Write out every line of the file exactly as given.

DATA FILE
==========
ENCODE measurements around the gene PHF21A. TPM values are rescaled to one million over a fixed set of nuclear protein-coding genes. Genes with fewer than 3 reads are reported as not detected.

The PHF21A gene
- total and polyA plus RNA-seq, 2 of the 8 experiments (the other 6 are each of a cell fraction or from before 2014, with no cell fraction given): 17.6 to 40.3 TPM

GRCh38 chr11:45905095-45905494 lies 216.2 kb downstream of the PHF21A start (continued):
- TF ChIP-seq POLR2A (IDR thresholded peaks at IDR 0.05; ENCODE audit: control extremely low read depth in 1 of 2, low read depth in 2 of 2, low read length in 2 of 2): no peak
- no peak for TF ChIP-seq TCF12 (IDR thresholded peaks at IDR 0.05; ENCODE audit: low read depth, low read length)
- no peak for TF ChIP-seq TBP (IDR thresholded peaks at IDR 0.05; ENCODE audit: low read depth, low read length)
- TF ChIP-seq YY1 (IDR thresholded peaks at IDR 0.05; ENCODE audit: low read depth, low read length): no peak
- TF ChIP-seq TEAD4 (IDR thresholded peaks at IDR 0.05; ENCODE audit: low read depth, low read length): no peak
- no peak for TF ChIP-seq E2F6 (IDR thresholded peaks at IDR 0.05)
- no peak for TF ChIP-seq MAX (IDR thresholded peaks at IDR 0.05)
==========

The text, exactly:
ENCODE measurements around the gene PHF21A. TPM values are rescaled to one million over a fixed set of nuclear protein-coding genes. Genes with fewer than 3 reads are reported as not detected.

The PHF21A gene
- total and polyA plus RNA-seq, 2 of the 8 experiments (the other 6 are each of a cell fraction or from before 2014, with no cell fraction given): 17.6 to 40.3 TPM

GRCh38 chr11:45905095-45905494 lies 216.2 kb downstream of the PHF21A start (continued):
- TF ChIP-seq POLR2A (IDR thresholded peaks at IDR 0.05; ENCODE audit: control extremely low read depth in 1 of 2, low read depth in 2 of 2, low read length in 2 of 2): no peak
- no peak for TF ChIP-seq TCF12 (IDR thresholded peaks at IDR 0.05; ENCODE audit: low read depth, low read length)
- no peak for TF ChIP-seq TBP (IDR thresholded peaks at IDR 0.05; ENCODE audit: low read depth, low read length)
- TF ChIP-seq YY1 (IDR thresholded peaks at IDR 0.05; ENCODE audit: low read depth, low read length): no peak
- TF ChIP-seq TEAD4 (IDR thresholded peaks at IDR 0.05; ENCODE audit: low read depth, low read length): no peak
- no peak for TF ChIP-seq E2F6 (IDR thresholded peaks at IDR 0.05)
- no peak for TF ChIP-seq MAX (IDR thresholded peaks at IDR 0.05)